A lot of these tips seem like common sense, but keep in mind: thieves are good at creating the illusion of credibility. In general, maintain a skeptical eye. Think twice before giving out any personal information, especially over social media or email. You should also check your bank statements and credit reports periodically to look out for any fraudulent purchases or accounts. Beyond that, make sure to update your antivirus and anti-malware apps. This way, you’re protected even if you accidentally click something suspicious.

The Best Days to Shop for Holiday Gifts This Year

Black Friday is still around, but it’s not the mega shopping day it once was. And that’s a good thing. Deals are now spread throughout the holiday season and Kyle James of Rather-Be-Shopping lists the best days to shop in December.

James estimated the absolute best days to shop this holiday season based on coupons and deals he’s tracked at his website, Rather Be shopping, over the past 13 years. Here are his dates, depending on what you want to buy:

  • Christmas Toys: Thursday, December 15th.
  • Stocking Stuffers: Monday, December 12th.
  • Apparel and Shoes: Friday, December 16th. (Free Shipping Day)
  • Quality HDTV’s: Weekend of December 9 – 11th.
  • Tools & Hardware: Wednesday, December 14th.
  • Laptops: Tuesday, December 13th.
  • PS4 and Xbox: Thursday, December 15th.
  • Winter Apparel: Thursday, December 8th.
  • Jewelry/Wedding Bands: December 13 – 16th.
  • Fitness Gear: Saturday, December 10th.
  • Kitchen Stuff: Friday, December 16th.
  • Personalized Gifts: Tuesday, December 13th.

As James explains, Free Shipping Day is a big one for clothing stores, as many of them offer coupon codes in addition to free shipping. In the past six years, James has seen awesome weekend deals on TVs two weeks before Christmas.

Instagram Is Introducing Shoppable Tags

In an attempt to make its ads a little bit more useful, Instagram is adding new shoppable tags to its arsenal. Soon, you’ll notice that the ads in your feed — say, from Jack Threads, for instance — actually have tags for the products the depict. Click those tags and you’ll immediately get more info on whatever you’re looking at — not to mention a direct link to make a purchase on the web. And, as Engadget points out, the change isn’t intended to give Instagram a cut of purchases made through the tags. Instead, Instagram is hoping it will convince more advertisers to buy in to the social media network.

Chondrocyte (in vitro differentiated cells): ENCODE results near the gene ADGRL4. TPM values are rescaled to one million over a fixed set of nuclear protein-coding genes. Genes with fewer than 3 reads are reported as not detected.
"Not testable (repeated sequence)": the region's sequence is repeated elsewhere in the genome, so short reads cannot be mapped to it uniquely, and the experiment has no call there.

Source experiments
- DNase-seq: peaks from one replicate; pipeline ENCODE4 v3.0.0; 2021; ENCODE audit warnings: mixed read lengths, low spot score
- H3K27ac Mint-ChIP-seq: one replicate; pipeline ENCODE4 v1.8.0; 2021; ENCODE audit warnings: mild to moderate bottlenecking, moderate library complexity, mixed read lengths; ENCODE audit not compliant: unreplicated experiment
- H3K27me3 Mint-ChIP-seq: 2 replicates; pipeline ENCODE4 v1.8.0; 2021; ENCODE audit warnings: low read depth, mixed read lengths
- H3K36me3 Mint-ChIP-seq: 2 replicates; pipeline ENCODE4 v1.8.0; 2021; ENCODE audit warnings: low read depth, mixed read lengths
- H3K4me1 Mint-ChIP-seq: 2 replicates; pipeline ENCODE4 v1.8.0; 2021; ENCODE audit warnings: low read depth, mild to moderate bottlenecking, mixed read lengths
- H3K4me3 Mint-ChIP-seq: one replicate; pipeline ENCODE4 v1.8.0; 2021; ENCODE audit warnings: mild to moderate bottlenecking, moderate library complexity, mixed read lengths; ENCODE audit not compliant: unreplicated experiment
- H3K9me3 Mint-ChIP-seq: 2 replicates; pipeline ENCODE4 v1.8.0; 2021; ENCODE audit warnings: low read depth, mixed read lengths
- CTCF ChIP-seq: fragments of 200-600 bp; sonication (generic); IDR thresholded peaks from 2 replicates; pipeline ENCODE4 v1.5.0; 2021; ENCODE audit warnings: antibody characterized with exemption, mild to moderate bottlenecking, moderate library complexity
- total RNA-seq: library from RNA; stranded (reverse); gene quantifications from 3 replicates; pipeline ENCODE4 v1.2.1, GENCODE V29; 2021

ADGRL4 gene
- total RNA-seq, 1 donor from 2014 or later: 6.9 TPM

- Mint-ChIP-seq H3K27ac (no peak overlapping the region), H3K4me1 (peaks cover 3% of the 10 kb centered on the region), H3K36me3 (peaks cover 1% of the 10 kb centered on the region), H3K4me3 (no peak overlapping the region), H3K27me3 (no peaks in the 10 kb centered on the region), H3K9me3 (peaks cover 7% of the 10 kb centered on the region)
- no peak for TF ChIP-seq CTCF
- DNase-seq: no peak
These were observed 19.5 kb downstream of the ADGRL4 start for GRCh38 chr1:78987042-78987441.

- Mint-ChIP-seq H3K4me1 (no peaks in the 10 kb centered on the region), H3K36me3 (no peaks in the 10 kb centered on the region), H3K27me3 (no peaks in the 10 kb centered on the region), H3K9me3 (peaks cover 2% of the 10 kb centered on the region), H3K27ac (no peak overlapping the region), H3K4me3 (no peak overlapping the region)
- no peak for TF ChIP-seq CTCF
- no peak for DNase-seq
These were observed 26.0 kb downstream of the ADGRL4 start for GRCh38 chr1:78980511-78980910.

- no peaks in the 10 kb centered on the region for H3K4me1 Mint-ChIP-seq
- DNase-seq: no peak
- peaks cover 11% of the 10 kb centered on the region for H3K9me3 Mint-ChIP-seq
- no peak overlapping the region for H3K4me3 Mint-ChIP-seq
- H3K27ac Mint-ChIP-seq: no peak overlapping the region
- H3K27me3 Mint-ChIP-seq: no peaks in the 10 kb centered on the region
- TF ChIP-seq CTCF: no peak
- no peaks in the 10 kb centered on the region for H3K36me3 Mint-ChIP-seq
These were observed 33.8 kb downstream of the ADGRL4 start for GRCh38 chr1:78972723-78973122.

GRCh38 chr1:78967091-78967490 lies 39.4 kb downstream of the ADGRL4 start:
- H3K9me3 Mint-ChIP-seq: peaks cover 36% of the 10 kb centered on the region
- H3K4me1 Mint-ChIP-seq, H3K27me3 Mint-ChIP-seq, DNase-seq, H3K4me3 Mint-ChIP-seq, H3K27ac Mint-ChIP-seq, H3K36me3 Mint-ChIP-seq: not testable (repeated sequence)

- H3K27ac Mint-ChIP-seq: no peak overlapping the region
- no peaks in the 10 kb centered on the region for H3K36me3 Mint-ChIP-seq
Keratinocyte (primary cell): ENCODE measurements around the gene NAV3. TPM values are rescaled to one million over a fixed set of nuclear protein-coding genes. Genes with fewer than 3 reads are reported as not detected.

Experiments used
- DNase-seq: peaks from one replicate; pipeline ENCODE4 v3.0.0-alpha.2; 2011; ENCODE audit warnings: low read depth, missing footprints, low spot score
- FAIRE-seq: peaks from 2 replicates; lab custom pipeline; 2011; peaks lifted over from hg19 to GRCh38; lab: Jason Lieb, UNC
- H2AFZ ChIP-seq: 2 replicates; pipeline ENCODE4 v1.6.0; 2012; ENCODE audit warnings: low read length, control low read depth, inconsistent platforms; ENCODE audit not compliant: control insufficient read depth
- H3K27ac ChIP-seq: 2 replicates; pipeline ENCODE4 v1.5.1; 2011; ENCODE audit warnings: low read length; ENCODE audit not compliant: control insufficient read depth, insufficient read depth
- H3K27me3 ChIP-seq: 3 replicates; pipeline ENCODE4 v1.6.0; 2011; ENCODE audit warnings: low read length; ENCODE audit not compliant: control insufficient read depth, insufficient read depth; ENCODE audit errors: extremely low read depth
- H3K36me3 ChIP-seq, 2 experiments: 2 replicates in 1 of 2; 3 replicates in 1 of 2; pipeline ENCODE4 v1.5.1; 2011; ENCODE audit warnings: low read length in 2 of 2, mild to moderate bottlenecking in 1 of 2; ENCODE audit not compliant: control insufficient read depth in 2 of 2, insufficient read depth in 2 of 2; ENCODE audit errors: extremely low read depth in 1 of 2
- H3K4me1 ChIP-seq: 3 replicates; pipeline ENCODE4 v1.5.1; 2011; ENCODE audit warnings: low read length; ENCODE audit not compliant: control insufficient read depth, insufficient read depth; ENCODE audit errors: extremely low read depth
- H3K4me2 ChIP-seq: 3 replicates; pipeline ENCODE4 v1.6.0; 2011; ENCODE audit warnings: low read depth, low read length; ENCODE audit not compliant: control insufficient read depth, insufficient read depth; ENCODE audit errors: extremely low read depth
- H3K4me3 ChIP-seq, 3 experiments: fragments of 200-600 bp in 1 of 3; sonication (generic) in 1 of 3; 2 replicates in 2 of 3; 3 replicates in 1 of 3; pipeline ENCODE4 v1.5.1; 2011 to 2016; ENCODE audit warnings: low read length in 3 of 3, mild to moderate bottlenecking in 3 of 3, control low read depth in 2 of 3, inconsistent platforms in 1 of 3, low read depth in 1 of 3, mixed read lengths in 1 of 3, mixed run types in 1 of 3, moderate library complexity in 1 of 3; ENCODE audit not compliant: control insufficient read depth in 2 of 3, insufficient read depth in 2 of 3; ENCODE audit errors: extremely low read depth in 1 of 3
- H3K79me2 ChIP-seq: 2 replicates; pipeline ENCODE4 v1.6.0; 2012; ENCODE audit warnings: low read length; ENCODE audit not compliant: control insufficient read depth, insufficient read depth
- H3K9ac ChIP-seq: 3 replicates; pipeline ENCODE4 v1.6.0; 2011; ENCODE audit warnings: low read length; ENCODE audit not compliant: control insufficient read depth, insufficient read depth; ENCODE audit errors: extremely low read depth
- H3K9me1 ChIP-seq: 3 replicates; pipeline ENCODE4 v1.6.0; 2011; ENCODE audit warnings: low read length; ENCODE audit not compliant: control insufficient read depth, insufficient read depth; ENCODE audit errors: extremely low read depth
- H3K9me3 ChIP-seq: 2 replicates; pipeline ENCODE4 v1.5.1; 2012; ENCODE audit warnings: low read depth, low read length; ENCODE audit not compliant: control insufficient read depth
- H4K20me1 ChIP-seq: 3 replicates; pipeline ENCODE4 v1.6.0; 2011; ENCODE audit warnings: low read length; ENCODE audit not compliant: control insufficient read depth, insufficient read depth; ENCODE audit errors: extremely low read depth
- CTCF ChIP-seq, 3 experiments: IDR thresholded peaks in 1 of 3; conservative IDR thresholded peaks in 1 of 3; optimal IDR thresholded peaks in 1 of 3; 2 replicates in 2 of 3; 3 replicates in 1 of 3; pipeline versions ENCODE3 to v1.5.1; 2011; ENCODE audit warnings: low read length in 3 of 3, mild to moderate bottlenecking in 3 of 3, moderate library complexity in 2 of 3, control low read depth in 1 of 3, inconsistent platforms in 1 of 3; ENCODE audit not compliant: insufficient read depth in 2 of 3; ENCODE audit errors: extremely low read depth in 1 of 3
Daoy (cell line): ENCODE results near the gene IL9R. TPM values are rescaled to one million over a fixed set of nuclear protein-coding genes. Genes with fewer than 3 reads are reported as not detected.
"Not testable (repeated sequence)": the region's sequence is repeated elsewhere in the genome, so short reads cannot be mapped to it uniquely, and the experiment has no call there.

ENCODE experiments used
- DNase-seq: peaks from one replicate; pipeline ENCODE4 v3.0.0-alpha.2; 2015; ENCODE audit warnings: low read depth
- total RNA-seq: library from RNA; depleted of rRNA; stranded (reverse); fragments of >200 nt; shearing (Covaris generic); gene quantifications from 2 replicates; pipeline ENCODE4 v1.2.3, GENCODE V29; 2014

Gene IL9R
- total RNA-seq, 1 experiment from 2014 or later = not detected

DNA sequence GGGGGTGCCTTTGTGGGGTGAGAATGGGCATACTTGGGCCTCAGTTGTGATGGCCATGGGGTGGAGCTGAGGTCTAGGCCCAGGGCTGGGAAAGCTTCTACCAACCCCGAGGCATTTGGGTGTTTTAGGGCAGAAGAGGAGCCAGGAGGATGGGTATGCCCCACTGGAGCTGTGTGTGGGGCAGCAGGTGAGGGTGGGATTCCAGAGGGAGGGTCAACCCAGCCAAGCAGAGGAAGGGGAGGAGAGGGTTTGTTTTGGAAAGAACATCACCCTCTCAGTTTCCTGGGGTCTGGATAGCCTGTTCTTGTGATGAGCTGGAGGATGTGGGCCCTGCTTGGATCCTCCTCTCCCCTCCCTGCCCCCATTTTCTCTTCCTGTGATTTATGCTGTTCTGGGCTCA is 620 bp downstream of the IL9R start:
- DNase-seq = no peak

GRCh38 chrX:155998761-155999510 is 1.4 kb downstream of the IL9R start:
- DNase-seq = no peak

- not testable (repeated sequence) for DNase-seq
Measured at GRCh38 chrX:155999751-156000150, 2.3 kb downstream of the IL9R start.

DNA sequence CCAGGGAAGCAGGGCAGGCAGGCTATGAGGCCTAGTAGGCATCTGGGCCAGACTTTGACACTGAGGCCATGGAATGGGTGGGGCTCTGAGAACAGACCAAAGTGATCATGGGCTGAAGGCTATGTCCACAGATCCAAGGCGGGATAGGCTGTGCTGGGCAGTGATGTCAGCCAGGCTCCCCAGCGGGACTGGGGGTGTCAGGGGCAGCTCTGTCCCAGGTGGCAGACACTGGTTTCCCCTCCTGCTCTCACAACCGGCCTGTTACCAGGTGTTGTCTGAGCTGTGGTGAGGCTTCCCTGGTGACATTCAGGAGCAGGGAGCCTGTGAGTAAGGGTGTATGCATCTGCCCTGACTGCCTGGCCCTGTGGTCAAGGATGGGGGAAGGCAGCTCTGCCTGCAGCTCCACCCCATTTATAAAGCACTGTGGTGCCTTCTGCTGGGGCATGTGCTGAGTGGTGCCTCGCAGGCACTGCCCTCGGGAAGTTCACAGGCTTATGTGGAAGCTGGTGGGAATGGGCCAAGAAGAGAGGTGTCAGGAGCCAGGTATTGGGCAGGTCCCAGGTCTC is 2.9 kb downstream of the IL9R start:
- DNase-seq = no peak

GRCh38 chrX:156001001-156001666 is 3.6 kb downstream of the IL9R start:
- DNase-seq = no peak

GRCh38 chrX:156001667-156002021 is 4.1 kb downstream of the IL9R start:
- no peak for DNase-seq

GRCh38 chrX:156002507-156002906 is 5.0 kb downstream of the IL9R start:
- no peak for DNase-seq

Take a look at how it works above and look for the change to hit your feed soon: Instagram is currently rolling the feature out to iOS users in the U.S. and eventually planning to bring it to Android as well. Expansion will also include video ads and additional countries in the near future while the ability to save items you’re interested in is also in the works.

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These Are the Most Popular Gifts This Holiday Season

December is now officially here, so if you haven’t yet, you may want to get started on your holiday shopping. Hopefully you took advantage of some of these great Black Friday and Cyber Monday deals, but if you’re at a loss for what to get your loved ones, Google has thankfully highlighted the most popular gifts this season.

First off, it should be worthy of note that when it comes to fashion this year, it’s been all about the resurgence of ’90s favorites — everything from bomber jackets to Levi’s denim, adidas Superstars and more. Google searches for ’90s fashion styles have more than doubled throughout 2015, so that’s a great place to start when it comes to purchasing apparel items.

Other favorites include the ever-popular hoverboard — which is now banned in NYC — as well as drones, LEGOs and various Star Wars paraphernalia. You can also never go wrong with a smart TV, smart watch, or what is sure to be all the rage, VR headsets.

One item that Google dubbed as a popular buy that is particularly intriguing is the adult onesie. We’re just going to assume this is because of “Netflix and chill.”

Regardless, to ensure that your loved ones are happy with what you’ve gotten them this holiday season, be sure to double-check Google’s full list of this year’s must-haves below.